The Tugboat Symphony
I am always surprised by unexpected sounds. Maybe it’s the charm of the unexpected that makes what you hear so special. Happening upon the Choin-in Monks in Kyoto recently was such a moment; and Max Neuhaus‘ piece in Times Square is always a delight. But the most significant unexpected sounds in recent memory are what I’ve taken to calling the Tugboat Symphony. Nora and I live on the Hudson River in West New York, and on a Sunday afternoon in the fall of several years ago 30 to 40 tugboats came down the river, in formation, blowing their horns in synchronized patterns that scaled the walls of the Palisades and pulled us from the house and onto the porch to listen. I’ve since come to learn that the New York Sanitation Department had (and may still have) a composer in residence on staff. And while I never found out who created this particular piece, it created a moment we will never forget.
Although I’d seen the Whirling Dervishes, and once saw a man go into a trance at a Messiaen organ concert at Alice Tully Hall, I never believed it could happen to me. That is, until I heard the Qawwali singer Nusrat Fateh Ali Khan perform live at Town Hall. Four of us went together, and all four of us came away almost deaf to any other sounds—a condition that stayed with us for more than a day. I still don’t know what, exactly went on, or why; it didn’t happen the next time we heard him sing.
Billy Bragg and Wilco/Woody Guthrie: Mermaid Avenue (Elektra 62204-2)
One of the things that has always interested me about American music is how two cultural strands will come together to form a third. It’s how most of the music I consider truly American was created. In this regard, the recent work I’ve been listening to the most is Billy Bragg and Wilco‘s reworking of Woody Guthrie‘s unset lyrics to create a sound that’s both old and new, traditional and contemporary, and somewhere in between what I expect and what I hope to hear.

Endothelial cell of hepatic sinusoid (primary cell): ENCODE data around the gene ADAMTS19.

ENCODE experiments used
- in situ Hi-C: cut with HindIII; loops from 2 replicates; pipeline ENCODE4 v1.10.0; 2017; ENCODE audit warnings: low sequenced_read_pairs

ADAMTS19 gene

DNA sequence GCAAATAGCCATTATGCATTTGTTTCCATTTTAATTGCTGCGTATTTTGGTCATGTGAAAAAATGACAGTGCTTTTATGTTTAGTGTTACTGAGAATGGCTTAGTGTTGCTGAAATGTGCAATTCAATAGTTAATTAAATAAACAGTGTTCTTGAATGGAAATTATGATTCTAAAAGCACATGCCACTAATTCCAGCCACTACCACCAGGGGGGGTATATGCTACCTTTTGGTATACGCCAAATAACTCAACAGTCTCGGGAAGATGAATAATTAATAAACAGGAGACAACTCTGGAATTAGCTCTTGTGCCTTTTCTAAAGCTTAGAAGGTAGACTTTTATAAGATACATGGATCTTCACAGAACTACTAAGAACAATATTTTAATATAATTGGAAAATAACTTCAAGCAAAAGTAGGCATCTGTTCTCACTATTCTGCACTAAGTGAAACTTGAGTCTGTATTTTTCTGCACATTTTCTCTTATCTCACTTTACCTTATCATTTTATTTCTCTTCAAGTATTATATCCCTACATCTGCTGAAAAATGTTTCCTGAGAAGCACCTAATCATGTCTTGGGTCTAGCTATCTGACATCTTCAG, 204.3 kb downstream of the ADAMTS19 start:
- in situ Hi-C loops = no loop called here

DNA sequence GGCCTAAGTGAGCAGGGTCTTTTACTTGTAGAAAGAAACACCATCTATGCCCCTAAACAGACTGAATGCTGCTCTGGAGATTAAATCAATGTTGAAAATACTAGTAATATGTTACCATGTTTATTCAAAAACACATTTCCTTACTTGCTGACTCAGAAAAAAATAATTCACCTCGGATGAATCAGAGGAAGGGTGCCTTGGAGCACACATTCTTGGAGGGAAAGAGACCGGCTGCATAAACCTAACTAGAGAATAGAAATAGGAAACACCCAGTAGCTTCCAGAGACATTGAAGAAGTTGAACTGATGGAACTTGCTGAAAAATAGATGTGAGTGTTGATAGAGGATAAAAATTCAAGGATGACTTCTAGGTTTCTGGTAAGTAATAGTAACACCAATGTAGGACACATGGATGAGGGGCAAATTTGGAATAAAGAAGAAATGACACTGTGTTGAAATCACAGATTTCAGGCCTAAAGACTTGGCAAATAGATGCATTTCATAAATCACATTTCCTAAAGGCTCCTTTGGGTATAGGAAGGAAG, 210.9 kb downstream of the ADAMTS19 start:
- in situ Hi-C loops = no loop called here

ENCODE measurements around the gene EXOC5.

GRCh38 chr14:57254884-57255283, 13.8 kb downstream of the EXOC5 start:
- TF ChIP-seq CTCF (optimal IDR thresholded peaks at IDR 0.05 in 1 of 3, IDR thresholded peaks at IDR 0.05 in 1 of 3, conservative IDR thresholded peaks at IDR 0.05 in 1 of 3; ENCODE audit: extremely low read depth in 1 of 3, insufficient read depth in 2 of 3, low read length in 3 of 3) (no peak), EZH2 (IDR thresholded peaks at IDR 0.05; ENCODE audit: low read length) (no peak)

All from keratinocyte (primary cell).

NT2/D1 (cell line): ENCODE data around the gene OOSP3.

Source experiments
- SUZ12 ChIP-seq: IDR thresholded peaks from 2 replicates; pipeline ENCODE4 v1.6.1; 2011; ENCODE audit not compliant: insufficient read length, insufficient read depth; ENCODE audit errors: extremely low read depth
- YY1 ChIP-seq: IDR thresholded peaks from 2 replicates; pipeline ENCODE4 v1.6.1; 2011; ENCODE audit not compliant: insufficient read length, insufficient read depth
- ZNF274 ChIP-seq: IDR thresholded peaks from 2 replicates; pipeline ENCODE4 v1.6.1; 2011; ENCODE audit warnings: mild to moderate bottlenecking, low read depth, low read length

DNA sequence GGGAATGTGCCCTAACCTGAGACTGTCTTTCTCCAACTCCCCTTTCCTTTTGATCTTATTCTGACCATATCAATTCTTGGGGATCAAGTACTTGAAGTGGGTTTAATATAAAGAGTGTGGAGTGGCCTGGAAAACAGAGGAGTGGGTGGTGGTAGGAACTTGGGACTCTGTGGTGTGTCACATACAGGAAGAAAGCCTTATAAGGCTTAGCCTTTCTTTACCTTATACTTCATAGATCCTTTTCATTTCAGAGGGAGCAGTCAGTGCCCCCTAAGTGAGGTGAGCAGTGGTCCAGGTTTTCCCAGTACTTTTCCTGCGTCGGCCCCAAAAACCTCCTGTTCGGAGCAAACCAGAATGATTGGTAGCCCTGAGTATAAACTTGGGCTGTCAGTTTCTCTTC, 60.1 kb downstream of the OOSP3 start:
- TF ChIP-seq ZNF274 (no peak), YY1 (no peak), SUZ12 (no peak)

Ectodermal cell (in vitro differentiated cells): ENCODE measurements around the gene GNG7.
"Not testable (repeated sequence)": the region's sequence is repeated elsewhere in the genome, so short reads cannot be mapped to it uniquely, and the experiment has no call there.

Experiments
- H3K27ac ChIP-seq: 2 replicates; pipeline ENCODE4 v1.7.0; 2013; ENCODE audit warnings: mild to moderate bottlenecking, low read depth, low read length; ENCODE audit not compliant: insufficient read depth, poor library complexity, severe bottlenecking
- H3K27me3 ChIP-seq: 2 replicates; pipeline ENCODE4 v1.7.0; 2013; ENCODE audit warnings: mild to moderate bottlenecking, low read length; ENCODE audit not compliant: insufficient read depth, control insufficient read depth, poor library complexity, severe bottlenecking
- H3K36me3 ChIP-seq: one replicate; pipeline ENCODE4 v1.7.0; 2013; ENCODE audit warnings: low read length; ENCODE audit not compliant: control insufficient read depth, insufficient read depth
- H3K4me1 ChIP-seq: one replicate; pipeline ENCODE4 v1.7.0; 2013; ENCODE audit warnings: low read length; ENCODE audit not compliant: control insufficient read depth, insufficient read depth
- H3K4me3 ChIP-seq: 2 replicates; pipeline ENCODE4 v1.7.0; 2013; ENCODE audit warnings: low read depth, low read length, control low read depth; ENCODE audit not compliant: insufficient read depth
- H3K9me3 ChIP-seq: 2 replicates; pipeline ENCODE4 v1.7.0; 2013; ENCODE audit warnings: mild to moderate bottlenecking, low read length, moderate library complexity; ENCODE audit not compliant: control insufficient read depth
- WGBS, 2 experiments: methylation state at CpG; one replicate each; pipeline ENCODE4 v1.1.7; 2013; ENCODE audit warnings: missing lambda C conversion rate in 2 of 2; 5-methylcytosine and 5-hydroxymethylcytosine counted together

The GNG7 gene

The most recent work to catch my attention is The Grey Album, DJ Danger Mouse‘s mash-up of the raps from Jay-Z‘s Black Album with the drum hits, chords, and melodic fragments from The Beatles’ White Album of 1968. It’s a clever combining of material that may not appear at first compatible. It’s also a good barometer of the state of online music’s battle with file sharing and downloading. EMI’s efforts to halt the spread of the album, after all, resulted in Grey Tuesday in February 2004—the first worldwide coordinated act of civil disobedience to take place in cyberspace. Stay tuned!
Black Lodge Singers: Kids’ Pow-Wow Songs (Canyon Records CR 6274)
The first time I heard the Black Lodge Singers was when Warren Burt sampled it during a Cathedral performance in Australia. They were performing children’s songs and cartoon music in a traditional style, and Warren used parts of their version of Mighty Mouse. The recording, which I quickly acquired, also includes unique versions of the Flintstones, Monster Mash, and Looney Toons. These songs were created by one of North America’s leading pow-wow drum groups for children to dance to, and they speak to the continuing power of ‘cover’ versions of well-known material.